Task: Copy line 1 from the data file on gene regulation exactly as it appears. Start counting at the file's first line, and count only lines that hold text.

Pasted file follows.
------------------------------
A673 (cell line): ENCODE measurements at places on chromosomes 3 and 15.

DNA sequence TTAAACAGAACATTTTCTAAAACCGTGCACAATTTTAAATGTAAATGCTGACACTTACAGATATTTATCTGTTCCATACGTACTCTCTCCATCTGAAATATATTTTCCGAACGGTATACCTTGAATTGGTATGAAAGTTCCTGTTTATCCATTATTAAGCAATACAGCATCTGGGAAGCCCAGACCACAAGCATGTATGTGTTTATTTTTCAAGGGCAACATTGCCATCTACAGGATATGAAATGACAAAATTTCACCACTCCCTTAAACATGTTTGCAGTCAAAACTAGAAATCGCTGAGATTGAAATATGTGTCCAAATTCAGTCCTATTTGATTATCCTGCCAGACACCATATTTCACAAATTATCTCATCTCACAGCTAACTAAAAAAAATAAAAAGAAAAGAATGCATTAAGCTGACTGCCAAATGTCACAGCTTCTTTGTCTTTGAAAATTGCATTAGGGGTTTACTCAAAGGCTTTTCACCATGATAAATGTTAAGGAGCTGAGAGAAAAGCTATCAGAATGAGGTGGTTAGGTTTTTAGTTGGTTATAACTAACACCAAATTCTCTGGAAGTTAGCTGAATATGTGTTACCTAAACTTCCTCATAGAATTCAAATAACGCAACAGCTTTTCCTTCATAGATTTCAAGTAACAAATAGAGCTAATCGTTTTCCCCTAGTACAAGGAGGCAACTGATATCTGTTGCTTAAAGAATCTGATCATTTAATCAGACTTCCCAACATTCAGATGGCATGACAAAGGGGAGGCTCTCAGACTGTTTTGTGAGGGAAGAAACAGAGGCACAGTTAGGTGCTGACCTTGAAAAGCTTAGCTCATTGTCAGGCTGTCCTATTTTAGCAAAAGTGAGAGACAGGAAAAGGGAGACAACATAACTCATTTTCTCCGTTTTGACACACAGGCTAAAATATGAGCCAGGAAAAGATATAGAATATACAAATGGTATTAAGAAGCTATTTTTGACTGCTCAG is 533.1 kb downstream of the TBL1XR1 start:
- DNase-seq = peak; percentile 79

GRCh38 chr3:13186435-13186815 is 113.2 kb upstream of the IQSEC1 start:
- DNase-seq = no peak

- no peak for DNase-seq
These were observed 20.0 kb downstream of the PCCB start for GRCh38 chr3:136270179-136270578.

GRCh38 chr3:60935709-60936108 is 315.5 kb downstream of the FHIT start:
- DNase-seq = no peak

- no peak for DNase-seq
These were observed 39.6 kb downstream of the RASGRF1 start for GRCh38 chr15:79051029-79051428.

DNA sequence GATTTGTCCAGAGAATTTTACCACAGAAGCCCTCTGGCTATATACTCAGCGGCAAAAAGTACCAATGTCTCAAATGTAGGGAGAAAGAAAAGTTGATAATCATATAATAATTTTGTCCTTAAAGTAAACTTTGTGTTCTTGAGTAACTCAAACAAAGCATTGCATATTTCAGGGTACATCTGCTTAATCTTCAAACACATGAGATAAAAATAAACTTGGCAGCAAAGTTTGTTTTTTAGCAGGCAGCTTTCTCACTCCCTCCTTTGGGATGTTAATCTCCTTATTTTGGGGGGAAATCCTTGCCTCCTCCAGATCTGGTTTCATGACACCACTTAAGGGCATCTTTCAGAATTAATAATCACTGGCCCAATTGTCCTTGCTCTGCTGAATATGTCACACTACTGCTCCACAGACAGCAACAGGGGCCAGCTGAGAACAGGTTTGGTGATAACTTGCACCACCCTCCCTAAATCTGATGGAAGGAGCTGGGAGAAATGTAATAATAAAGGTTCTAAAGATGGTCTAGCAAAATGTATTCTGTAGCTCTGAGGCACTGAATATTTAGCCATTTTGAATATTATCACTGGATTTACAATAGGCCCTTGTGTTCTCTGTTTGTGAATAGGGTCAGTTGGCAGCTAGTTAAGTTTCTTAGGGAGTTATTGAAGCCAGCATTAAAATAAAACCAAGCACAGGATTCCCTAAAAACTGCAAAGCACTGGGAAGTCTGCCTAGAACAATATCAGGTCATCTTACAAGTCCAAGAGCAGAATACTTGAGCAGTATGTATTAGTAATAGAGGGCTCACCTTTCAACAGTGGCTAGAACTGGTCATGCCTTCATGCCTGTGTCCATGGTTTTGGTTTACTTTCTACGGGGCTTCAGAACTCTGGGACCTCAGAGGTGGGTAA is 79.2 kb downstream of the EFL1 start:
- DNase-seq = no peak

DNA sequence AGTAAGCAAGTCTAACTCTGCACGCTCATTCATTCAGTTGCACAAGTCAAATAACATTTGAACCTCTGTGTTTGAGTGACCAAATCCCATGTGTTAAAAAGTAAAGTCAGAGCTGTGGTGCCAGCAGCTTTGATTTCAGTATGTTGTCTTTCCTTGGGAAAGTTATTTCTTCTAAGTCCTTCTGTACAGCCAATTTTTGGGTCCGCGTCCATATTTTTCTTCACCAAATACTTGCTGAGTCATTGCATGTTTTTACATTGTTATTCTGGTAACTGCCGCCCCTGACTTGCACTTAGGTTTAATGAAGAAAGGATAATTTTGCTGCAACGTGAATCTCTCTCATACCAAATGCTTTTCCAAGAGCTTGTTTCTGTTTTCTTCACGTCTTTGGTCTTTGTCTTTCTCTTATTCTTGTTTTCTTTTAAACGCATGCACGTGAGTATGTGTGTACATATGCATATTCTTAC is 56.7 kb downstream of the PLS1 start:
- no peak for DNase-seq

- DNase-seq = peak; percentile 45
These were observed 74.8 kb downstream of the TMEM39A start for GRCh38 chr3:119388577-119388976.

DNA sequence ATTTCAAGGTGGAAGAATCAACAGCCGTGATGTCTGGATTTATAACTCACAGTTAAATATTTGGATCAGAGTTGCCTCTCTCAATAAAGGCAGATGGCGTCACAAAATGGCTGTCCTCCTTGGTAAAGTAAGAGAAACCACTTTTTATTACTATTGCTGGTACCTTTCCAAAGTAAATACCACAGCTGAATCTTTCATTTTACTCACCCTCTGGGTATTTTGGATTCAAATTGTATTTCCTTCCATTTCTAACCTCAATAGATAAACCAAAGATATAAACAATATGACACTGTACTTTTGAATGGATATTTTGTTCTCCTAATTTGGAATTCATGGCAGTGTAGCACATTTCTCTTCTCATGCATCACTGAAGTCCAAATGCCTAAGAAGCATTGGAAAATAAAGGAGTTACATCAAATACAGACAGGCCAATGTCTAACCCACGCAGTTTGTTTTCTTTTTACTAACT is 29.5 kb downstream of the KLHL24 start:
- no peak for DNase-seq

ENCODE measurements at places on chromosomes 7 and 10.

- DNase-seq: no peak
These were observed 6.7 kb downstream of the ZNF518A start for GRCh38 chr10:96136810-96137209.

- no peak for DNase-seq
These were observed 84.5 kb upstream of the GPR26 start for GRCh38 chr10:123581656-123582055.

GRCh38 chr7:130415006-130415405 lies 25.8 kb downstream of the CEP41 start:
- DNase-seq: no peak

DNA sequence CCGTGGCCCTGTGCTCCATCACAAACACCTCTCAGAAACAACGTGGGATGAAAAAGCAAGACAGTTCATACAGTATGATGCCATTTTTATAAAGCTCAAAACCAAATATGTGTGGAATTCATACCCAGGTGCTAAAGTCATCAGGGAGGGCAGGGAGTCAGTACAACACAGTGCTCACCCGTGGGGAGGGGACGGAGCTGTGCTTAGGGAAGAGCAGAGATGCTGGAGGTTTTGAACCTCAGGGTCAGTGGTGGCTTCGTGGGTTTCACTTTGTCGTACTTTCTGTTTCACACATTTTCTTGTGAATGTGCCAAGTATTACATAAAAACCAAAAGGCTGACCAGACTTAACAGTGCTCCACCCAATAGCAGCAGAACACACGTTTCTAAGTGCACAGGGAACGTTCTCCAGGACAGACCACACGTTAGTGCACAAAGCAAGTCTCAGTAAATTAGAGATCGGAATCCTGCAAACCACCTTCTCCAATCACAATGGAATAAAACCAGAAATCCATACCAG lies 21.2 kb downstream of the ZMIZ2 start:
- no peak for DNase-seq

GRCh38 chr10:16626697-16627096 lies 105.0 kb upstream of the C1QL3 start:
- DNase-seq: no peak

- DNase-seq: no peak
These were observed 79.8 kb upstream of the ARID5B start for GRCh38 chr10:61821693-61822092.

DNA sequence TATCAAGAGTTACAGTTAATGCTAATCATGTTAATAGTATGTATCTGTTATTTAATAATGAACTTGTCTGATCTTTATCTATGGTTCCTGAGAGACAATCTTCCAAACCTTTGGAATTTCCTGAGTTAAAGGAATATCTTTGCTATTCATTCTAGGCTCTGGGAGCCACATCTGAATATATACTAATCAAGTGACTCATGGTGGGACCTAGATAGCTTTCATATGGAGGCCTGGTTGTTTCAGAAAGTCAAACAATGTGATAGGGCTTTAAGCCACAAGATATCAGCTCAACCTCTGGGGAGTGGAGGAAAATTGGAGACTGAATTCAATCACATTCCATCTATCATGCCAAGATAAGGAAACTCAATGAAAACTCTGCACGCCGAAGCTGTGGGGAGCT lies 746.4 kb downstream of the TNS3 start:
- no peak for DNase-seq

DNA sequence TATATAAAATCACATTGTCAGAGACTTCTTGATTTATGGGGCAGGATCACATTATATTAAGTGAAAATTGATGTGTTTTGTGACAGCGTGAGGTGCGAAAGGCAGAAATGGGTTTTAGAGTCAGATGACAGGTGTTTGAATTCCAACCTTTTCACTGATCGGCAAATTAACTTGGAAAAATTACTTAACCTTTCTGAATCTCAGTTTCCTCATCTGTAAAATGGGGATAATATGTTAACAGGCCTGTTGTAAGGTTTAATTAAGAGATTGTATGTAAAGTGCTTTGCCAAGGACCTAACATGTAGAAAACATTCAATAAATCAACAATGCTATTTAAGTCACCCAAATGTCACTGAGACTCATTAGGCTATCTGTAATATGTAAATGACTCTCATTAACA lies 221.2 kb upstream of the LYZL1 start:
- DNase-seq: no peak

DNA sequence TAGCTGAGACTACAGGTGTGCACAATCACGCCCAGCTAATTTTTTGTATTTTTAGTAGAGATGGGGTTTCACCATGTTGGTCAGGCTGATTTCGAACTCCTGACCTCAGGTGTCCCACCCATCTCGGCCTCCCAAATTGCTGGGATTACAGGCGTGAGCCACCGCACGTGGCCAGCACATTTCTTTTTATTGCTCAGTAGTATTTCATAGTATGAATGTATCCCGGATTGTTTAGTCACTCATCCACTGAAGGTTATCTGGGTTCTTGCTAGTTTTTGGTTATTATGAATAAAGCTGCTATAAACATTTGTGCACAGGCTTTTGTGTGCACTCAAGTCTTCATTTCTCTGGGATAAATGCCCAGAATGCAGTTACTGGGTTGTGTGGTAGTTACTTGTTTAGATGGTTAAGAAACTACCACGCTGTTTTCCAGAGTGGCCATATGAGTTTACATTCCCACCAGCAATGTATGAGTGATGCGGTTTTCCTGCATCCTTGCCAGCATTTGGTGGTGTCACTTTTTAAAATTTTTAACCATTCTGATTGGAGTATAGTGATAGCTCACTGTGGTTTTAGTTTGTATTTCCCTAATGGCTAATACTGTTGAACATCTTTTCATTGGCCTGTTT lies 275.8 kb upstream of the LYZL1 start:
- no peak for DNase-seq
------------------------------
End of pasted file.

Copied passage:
A673 (cell line): ENCODE measurements at places on chromosomes 3 and 15.